The subject fascinates me. When I was a small child, growing up speaking Dutch, for a time I believed (I am embarrassed to admit) that everyone always thought in Dutch, but that two French people for example, would then decide to speak French to each other. I quickly learned this was not the case, but it kept me interested in how someones language might influence how people think. Which is why I wanted to read Through the Language Glass.

The author himself is very much interested in colors. And a large part of the book is in fact about the evolution of the naming of colors in languages. While interesting, I thought it was rather a bit too extensive. The remainder of the book was filled with some interesting facts, which might come to use at a pub quiz but the argument for the influence between language and thought was never very strong.

Most interestingly I found the argument that some languages are forcing people to convey information in a certain sentence that other do not. For example, if your languages has changing verbs announcing how certain you are something happened, you have to think about it before making that sentence. If you have different verbs for something that happened one day or a week ago, again you have to think about. Same for languages who unlike English have gendered words.

Ultimately, the effect that was measured was rather small, I'd argue. While difficult to measure objectively, is thinking colors are further apart from each other when they cross an arbitrary color-name boundary something that is important enough to consider this a significant effect of language on thought? I am not convinced. 

3 Stars
Deadly Intent
Deadly Intent - Lynda La Plante

Deadly Intent was a book that had been lurking on my shelves for the past 6 years. I bought it during a time I was reading a lot of police procedurals and I had heard the name of Lynda La Plante often so I wanted to give it a try.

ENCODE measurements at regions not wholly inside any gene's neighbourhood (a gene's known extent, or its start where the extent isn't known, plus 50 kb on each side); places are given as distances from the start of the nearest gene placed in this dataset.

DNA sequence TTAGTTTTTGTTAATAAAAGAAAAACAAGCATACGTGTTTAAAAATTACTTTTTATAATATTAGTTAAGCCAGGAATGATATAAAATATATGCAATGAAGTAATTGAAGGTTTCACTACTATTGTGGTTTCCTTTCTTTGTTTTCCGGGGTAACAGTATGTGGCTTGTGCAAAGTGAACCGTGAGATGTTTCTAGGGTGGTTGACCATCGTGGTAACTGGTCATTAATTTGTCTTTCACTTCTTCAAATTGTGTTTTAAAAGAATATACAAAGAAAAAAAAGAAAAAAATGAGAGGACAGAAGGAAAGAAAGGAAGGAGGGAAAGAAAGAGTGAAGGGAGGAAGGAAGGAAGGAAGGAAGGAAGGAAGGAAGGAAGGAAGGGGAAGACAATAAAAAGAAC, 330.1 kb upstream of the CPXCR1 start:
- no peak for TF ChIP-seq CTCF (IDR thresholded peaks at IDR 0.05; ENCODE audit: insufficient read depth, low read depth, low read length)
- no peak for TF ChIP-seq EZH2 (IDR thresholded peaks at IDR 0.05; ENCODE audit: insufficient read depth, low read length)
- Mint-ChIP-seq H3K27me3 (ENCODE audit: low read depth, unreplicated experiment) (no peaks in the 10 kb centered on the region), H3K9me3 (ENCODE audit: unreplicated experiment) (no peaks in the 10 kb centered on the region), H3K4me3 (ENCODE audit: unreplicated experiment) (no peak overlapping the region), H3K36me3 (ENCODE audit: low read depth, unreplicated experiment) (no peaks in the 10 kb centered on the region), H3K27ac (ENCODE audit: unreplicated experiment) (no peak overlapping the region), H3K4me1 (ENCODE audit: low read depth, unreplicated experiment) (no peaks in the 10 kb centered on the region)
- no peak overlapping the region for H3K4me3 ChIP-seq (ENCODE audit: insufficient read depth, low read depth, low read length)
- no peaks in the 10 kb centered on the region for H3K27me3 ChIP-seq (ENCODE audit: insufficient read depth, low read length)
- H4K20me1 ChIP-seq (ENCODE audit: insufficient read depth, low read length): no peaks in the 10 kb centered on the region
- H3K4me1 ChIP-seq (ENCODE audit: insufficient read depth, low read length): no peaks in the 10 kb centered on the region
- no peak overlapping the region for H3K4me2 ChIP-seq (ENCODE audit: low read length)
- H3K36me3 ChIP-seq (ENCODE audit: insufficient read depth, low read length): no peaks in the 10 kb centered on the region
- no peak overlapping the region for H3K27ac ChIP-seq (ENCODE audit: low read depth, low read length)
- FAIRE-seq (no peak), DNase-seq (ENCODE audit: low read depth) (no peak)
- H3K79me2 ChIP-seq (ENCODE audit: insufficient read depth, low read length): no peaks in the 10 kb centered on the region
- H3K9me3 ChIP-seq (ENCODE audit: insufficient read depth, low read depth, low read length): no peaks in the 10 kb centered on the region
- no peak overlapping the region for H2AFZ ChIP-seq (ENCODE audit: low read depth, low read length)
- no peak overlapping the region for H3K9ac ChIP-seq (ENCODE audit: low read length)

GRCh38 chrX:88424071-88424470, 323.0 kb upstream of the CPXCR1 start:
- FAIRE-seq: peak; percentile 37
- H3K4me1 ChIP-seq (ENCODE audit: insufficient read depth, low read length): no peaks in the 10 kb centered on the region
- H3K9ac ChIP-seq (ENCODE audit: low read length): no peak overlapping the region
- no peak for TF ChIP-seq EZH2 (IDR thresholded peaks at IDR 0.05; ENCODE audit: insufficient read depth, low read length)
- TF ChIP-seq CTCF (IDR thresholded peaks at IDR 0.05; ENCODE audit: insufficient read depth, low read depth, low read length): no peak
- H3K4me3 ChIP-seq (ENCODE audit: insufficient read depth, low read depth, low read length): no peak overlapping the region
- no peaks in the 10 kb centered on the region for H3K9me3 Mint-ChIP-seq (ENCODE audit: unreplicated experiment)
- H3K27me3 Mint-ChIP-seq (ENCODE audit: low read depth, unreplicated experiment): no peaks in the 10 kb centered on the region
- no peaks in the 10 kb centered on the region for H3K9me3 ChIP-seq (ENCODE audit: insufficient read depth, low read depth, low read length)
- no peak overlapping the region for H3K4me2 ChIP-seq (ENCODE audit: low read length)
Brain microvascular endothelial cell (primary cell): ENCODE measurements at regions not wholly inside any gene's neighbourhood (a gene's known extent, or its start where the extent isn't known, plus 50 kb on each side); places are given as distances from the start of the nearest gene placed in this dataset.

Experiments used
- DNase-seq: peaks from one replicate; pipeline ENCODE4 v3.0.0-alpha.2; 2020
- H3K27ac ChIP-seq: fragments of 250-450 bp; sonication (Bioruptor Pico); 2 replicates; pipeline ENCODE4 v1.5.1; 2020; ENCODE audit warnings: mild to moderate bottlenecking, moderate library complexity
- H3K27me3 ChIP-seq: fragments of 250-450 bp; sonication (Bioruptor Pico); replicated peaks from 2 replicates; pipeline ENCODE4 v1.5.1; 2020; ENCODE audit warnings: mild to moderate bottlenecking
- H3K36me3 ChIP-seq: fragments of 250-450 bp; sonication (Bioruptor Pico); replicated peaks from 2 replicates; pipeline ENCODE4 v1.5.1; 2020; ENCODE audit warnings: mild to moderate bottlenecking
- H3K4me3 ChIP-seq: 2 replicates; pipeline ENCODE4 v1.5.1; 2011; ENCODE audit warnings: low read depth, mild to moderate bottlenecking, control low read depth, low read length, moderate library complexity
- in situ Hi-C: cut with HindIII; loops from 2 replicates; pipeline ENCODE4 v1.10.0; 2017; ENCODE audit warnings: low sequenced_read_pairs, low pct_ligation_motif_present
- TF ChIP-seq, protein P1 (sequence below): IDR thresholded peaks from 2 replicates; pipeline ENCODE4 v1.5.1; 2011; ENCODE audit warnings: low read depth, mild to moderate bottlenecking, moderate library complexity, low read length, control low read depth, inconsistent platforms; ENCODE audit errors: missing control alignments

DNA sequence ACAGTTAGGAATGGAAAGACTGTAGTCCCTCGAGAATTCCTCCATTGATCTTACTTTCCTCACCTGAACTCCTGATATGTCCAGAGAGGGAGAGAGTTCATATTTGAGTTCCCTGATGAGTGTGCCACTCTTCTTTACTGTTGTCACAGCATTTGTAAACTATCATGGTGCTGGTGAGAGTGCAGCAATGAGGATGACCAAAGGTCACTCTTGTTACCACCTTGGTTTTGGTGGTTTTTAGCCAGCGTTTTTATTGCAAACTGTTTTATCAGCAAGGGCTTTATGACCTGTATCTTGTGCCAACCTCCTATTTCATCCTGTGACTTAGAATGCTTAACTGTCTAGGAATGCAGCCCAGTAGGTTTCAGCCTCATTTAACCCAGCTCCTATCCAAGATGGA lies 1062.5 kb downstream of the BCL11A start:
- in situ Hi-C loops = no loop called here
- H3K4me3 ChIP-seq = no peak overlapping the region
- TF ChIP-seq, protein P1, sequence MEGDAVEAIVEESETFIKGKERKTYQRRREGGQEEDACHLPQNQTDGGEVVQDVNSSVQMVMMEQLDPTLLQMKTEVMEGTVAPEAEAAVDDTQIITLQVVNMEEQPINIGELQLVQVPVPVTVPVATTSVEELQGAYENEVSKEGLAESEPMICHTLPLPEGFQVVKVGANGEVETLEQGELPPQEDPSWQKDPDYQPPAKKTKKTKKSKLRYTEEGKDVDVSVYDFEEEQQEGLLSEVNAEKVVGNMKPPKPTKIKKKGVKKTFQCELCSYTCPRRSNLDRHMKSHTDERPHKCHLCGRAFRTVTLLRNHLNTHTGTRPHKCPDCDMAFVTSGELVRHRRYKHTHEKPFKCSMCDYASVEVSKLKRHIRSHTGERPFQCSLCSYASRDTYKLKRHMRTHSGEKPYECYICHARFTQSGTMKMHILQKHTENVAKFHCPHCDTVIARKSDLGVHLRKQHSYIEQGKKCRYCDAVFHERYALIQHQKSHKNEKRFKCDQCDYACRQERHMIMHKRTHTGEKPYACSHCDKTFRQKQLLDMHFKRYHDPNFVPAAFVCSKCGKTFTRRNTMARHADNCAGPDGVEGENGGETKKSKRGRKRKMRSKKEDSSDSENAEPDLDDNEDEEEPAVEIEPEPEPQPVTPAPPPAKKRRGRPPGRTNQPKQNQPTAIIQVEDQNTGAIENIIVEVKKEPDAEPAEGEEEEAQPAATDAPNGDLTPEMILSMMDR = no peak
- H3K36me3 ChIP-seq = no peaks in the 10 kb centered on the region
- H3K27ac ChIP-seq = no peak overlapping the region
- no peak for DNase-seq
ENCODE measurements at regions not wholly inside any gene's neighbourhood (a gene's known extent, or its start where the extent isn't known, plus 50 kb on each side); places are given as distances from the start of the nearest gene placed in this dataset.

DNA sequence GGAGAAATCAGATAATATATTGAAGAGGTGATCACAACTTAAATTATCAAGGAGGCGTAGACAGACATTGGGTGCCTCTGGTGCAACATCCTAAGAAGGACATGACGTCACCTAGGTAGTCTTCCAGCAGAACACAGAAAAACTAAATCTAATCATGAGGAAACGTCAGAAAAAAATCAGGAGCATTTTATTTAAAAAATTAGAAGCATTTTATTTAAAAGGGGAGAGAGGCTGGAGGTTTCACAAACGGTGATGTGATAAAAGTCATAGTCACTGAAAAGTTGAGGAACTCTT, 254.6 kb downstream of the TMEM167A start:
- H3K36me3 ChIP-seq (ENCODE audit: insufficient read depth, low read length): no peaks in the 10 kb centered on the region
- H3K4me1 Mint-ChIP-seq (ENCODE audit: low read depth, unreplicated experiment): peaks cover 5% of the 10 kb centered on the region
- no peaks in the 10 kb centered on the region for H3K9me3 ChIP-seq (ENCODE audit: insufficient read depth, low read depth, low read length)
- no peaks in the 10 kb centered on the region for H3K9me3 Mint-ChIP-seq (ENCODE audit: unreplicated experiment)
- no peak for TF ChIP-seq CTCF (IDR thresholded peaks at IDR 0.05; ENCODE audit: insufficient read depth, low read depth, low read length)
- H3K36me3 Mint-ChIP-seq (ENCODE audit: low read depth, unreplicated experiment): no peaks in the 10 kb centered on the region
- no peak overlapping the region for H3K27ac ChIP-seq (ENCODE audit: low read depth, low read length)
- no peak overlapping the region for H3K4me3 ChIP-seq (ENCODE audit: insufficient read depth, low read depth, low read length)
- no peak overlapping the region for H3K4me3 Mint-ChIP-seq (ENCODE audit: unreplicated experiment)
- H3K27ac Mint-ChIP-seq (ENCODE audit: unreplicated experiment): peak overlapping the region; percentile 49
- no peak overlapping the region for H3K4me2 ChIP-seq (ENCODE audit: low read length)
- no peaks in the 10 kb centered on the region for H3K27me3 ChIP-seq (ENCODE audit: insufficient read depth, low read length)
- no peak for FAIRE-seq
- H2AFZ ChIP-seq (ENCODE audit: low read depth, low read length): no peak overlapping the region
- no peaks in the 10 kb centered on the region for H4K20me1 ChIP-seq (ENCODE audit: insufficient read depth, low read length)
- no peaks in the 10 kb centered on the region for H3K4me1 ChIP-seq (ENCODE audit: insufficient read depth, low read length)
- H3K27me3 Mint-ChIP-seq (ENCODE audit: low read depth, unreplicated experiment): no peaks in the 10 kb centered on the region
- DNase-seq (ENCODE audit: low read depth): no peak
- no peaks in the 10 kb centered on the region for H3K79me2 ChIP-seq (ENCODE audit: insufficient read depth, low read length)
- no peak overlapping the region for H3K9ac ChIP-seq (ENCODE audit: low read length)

It comes in over 600 pages and makes you wonder. Does a police procedural need to be thing long? The answer is probably no. I felt it could have been shortened with at least a hundred pages without losing any of the information in it.

This is the fourth book in the series, but the first one I read. Therefore I was not as connected with the characters as could have been. There was quite some tension, with the main character Anna making some stupid decisions.

As a crime novel, it was fine, but not the kind of special I had hoped for. (This is also much less my genre now than it was back when I bought it, which my account for some of it).

3 Stars
Finna - Nino Cipri

You are leisurely strolling through a large yellow and blue home depot when you accidentally walk into a wormhole. It could happen to the best of us. The unfortunate problem is, the underpaid employees will have to come and fetch you back.

I was expecting a quirky read, possibly with a lot of humor, because the premise did not seem all that serious. And some of it was. However, there was also a lot of romantic troubles between the two main characters (and in the span of this novella, it seemed to me it was taking up rather a large part of the story). This caused the rest (the actually multiverse) to feel tagged onto the story rather than the other way around. Also, some very stupid actions from the main characters, who have clearly never learnt anything about multiverses etc.

3 Stars
O Frabjous Day!
O Frabjous Day! - Lewis Carroll

I am not overly familiar with Lewis Carroll's work since I never liked Alice in Wonderland too much (the movies, never read the books). His poetry was completely new to me, but after I recently read Edward Lear's nonsense poetry (which was being compared as similar to Lewis Carroll) I was not looking forward to reading O Frabjous Day!. But, every week a Little Black Classics means reading one every week, so here we are.

My expectations were really low for this one, but I found it made at least way more sense than the Lear poems. Some of them still didn't resonance with me at all. But the hunting of the Snark was kind of nice, even though the rhyming was very nursery rhyme-y.

~Little Black Classics #106~

Yeay! They Brought Back The Games!

It's back to playing Bookish Snakes and Ladders this year!

And while being in isolation, surely I must be able to keep up with it, no?


I already have multiple candidates to fill square one!



1. Author is a woman